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Boundary Disputes

Boundary Disputes

Boundary Disputes

Boundary disputes are a common Real Estate dispute in Florida. Most disputes involve the so-called boundary fences.

The boundary fence is a partition line dividing two adjacent properties. It is located in the middle of the division line as part of both properties, meaning that both neighbors own the boundary fence equally.

In Florida, no statutory rules govern the boundary fence issues. The rules revolving around boundary fences are part of local ordinances.

Boundary disputes can arise due to various reasons. Most often, neighbors dispute the location of the boundary fence. The issue is whether the boundary fence goes over the line between the properties belonging to both neighbors or lies at one property. The boundary line location leads to the dispute revolving around controlling property. If the boundary line location is not in the middle, one neighbor has right over the parts of the other property. The extent of the encroachment between the properties depends on the line location. Next, the fence can violate local ordinances if your neighbor built it with prohibited materials (such as barbed wire or electrically charged fences). Disputes between neighbors also revolve around the question of who is responsible for maintaining and repairing the boundary fence. Since the boundary fence is a dividing line falling equally on both properties, neighbors should contribute to its maintenance equally. Disputes arise when one owner refuses to participate in repairs. Finally, neighbors disagree about the boundary fence’s height. Depending on its structure, the boundary fence can block view or sunlight, so one of the owners can claim that it is too high, which leads to a dispute if the other neighbor disagrees.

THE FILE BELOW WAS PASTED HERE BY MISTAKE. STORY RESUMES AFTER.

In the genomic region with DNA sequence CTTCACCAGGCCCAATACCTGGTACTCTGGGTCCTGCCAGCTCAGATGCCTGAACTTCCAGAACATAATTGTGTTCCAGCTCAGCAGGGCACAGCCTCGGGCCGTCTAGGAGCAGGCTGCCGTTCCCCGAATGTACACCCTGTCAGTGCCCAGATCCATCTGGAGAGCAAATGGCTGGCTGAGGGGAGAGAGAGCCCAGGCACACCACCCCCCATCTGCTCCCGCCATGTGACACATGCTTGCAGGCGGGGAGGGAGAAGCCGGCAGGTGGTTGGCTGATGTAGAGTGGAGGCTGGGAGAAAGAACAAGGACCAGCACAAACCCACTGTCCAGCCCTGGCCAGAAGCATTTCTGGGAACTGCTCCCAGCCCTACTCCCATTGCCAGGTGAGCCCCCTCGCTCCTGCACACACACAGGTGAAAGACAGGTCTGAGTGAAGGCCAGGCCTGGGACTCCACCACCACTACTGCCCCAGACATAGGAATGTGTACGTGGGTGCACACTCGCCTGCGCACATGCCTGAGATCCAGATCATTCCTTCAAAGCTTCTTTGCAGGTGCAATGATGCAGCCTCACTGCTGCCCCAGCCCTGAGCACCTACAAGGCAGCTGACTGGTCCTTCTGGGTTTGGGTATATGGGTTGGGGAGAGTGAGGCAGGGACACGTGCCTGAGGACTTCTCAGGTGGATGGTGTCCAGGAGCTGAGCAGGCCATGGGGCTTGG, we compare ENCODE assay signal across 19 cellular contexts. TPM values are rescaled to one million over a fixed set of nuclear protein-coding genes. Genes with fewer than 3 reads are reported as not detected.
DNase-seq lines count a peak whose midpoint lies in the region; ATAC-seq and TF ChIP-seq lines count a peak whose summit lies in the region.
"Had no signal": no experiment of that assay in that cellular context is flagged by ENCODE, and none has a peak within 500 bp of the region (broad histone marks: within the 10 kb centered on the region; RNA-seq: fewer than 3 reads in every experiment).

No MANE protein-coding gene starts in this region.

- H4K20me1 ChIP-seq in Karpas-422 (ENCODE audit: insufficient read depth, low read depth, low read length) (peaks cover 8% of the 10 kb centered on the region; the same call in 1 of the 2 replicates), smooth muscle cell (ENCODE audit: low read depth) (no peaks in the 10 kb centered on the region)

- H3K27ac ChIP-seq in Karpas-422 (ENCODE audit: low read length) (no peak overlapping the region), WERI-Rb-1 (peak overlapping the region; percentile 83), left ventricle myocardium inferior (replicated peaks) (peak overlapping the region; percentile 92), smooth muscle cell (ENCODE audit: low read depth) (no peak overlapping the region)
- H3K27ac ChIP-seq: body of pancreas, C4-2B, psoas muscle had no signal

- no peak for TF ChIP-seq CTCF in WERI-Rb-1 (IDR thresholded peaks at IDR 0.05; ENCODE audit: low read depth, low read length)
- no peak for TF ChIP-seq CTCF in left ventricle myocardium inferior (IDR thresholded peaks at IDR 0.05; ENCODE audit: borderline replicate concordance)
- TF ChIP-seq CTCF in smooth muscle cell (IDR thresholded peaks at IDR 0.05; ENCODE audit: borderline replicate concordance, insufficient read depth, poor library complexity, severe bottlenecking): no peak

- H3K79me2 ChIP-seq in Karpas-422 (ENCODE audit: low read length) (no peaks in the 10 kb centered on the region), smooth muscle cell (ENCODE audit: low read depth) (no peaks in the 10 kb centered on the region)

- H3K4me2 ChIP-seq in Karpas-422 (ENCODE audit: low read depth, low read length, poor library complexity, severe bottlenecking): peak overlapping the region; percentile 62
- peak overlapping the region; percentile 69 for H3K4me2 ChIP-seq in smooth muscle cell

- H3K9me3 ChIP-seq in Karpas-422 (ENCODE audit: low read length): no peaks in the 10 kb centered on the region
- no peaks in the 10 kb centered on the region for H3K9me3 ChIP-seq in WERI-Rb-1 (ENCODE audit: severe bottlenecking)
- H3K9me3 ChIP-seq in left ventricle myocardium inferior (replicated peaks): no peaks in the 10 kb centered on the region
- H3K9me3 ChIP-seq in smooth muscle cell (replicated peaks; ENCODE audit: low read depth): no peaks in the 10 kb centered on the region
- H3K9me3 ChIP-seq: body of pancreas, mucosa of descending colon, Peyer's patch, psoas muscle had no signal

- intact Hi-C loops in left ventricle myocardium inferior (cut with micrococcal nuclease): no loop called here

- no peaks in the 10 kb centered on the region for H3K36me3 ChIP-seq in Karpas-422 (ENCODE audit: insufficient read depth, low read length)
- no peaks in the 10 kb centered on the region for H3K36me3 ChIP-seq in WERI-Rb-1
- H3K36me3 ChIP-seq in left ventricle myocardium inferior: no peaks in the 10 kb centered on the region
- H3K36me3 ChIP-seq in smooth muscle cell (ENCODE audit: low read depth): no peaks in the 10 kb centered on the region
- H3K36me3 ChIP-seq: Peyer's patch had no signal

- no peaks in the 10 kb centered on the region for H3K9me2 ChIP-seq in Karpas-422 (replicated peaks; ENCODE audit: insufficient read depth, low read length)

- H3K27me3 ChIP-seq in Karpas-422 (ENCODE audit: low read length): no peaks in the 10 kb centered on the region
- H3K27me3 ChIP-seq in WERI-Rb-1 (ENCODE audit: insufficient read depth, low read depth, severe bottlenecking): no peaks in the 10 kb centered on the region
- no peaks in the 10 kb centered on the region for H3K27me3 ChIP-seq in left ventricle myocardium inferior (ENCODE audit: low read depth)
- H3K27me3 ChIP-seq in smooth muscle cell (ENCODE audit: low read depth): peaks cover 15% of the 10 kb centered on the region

When the boundary dispute arises, the most vital issue is dealing with property encroachment while the lawsuit is pending. The costs and expenses are also worth considering.

Whenever possible, owners should settle disputes in informal negotiations or using mediation. Going to court can cause unnecessary expenses and disrupt neighbor relationships.

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